“How do we know they are not terrorists?” the woman at the gym asked. We were discussing an acquaintance wanting to open her basement suite to a family of Syrian refugees. “We know they are not,” I answered as a man sitting nearby shook his head. “They are not terrorists; they are running away from terror,” I clarified. “People are not terrorists.”
I wonder how she feels today. I wonder if, come Monday when I meet her again, she will walk up to me and say “See? We can’t know if they are terrorists. Look what happened in Paris!” Or she might sit there making small talk while thinking the same thoughts: “We can’t trust them. They might be terrorists.”
Here’s the thing: We can’t know whether someone who comes to our country is a terrorist or not, just like we can’t know if our neighbor who has lived in the same house all their life, is a terrorist. It is quite possible that among the millions of men, women, and children fleeing from war, terror, and oppression in Syria and Iraq, there are terrorists. It is equally possible that among those same desperate people, we will find the person who cures breast cancer, invents the next iPhone, or finds a solution to the pervasive conflicts in the Middle East. And while it is possible that among these millions of refugees, there may be a few with bad intentions, we cannot turn them all away. Modern society is built on tolerance. It is what we teach our children. We don’t judge an entire group based on the actions of a few individuals.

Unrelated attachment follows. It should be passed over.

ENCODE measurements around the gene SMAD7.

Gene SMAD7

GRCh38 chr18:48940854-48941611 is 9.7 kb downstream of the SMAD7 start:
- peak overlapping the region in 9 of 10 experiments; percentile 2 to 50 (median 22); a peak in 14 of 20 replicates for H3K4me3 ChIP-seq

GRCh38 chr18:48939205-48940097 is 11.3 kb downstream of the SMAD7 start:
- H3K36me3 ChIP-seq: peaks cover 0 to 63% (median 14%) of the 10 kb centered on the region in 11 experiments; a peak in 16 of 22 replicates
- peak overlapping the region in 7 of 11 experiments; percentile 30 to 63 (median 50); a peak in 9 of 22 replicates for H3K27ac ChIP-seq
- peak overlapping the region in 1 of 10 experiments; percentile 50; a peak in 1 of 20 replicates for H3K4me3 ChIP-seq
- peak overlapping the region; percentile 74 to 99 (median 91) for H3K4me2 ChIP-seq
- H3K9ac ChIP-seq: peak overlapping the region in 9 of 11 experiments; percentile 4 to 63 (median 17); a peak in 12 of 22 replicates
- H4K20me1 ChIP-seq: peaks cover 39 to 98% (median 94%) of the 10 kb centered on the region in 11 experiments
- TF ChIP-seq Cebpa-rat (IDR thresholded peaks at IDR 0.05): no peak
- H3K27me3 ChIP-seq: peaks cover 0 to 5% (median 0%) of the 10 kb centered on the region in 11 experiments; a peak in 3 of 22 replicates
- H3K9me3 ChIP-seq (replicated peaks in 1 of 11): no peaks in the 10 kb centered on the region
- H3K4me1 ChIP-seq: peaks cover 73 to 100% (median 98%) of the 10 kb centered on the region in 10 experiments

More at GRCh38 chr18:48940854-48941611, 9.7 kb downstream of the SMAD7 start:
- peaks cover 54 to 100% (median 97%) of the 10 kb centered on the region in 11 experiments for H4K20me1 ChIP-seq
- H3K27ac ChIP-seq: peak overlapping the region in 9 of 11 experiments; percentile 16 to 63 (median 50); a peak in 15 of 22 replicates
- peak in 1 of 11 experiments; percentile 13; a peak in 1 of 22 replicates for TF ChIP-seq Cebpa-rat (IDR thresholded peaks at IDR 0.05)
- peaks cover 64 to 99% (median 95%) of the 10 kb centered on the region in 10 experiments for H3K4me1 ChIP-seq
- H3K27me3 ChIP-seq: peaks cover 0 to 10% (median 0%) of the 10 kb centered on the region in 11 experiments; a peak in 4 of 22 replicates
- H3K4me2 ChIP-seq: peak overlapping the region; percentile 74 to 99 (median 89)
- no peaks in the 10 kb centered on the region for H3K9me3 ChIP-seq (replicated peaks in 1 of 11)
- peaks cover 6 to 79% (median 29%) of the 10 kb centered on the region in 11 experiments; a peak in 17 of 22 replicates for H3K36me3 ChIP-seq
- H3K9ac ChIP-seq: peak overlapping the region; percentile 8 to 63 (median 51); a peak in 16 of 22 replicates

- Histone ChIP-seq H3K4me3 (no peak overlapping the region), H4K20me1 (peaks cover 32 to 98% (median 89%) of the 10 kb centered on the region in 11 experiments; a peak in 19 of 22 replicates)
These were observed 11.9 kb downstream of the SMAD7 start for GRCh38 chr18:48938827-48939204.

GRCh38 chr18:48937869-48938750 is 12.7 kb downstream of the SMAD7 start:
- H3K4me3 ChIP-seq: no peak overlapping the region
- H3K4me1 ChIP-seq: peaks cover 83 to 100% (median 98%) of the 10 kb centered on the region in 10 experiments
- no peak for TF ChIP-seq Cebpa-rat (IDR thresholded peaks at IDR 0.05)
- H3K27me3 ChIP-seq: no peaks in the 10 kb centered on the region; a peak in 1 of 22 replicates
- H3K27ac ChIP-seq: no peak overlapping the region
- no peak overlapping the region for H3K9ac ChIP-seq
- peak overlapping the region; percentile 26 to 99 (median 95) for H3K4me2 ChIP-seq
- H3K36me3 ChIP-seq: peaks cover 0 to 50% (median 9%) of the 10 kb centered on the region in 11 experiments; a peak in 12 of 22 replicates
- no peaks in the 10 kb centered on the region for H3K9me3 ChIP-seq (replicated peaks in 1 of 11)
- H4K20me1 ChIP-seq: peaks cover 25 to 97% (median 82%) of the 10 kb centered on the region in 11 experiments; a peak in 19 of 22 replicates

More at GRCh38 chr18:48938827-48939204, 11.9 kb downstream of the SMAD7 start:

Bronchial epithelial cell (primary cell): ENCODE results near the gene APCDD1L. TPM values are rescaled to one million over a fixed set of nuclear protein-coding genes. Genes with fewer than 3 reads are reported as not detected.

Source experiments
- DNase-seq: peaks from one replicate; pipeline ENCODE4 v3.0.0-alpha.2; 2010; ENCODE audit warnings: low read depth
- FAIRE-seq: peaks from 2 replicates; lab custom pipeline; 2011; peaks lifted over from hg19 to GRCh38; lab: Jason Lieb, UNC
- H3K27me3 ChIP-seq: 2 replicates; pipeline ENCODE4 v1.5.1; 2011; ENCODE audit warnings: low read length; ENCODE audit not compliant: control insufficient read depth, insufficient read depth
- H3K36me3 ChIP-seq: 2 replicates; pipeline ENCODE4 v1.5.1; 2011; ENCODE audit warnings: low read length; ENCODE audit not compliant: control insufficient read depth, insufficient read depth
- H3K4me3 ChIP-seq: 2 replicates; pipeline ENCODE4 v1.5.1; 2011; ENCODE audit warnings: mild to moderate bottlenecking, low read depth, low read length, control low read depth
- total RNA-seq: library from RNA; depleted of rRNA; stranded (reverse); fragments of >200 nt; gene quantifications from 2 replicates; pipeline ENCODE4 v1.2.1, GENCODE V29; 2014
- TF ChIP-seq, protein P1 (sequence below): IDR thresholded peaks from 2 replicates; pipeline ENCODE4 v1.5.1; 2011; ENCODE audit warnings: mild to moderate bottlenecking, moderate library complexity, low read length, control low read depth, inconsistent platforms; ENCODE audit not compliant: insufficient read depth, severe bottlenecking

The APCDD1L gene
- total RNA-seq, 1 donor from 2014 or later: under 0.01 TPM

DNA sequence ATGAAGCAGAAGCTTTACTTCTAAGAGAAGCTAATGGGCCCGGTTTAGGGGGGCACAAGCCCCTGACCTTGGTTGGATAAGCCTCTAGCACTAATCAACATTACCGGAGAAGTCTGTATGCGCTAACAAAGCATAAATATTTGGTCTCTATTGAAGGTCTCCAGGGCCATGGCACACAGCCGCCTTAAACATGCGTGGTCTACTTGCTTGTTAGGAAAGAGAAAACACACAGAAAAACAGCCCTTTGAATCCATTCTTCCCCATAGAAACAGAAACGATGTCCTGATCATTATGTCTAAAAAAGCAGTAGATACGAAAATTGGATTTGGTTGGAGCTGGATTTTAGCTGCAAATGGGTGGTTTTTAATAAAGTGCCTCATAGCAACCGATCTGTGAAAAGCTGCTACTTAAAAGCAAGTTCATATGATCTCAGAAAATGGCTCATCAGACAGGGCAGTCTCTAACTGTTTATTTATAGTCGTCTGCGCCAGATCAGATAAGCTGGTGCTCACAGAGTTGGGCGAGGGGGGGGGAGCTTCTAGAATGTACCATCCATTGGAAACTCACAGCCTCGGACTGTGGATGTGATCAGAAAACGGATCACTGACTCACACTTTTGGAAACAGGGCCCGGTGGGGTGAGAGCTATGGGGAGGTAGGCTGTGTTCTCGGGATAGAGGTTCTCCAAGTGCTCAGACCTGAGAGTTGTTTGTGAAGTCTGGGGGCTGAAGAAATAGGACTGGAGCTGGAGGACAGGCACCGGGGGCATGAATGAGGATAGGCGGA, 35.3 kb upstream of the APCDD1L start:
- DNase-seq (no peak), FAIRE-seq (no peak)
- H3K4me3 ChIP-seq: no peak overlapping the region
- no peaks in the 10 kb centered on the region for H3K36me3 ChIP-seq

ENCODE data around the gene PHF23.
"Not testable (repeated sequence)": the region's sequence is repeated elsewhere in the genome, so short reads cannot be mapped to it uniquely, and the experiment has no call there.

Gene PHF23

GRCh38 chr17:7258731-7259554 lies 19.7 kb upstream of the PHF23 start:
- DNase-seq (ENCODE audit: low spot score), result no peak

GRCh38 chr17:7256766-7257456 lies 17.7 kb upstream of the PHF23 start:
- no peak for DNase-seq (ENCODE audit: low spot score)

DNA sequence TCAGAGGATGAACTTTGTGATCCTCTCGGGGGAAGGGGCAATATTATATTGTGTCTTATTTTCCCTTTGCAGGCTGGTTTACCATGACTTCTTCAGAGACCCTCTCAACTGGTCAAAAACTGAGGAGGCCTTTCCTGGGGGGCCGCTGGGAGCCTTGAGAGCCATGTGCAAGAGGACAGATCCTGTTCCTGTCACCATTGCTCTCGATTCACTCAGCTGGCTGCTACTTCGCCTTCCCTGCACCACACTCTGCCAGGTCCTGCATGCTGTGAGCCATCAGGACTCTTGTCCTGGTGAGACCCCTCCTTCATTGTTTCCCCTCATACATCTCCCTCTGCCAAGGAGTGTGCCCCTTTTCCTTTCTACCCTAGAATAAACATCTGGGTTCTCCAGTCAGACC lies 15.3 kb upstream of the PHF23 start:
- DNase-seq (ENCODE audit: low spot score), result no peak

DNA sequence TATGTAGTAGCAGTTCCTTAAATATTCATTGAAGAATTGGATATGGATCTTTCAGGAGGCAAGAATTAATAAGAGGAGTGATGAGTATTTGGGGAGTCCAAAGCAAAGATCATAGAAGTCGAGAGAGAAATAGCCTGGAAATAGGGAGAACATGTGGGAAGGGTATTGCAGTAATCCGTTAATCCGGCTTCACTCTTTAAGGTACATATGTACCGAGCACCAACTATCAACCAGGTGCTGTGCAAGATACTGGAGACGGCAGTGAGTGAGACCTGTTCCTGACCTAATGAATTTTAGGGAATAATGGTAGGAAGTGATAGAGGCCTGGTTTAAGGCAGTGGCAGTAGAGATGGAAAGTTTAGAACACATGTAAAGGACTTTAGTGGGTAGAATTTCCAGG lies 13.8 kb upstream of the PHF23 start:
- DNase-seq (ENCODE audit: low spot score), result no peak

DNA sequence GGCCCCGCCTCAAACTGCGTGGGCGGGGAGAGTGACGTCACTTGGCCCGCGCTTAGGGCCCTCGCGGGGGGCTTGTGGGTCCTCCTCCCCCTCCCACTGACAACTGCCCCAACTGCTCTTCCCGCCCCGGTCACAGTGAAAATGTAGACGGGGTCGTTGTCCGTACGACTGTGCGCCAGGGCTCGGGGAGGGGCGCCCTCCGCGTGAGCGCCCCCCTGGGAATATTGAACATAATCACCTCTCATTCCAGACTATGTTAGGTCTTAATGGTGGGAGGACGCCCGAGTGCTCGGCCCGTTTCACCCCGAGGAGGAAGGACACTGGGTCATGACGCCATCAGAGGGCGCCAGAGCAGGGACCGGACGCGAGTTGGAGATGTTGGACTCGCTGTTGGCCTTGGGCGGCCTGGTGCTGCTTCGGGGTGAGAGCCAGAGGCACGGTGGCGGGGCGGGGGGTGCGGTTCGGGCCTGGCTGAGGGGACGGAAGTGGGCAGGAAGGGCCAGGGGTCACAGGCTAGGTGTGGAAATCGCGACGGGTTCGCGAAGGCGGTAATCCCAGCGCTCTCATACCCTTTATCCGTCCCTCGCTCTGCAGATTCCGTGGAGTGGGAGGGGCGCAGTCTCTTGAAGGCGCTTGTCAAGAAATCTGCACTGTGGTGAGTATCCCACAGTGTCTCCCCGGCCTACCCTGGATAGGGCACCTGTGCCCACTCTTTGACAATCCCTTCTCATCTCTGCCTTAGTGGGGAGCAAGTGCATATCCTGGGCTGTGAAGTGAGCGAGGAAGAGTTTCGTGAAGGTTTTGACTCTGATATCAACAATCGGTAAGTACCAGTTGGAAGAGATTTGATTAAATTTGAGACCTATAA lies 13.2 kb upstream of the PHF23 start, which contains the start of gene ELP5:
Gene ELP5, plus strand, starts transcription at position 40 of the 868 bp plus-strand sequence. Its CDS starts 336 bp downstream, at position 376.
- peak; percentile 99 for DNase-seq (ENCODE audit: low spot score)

How do we know they are not terrorists, whomever “they” are in our minds? We take it on statistics and on faith in human decency. For every terrorist, there are millions of people who abhor terror and want nothing more than for terror to disappear from their lives. And every person we welcome into our lives and treat like a human being is a person that will stand up to terror and let compassion and love for all humans lead the way.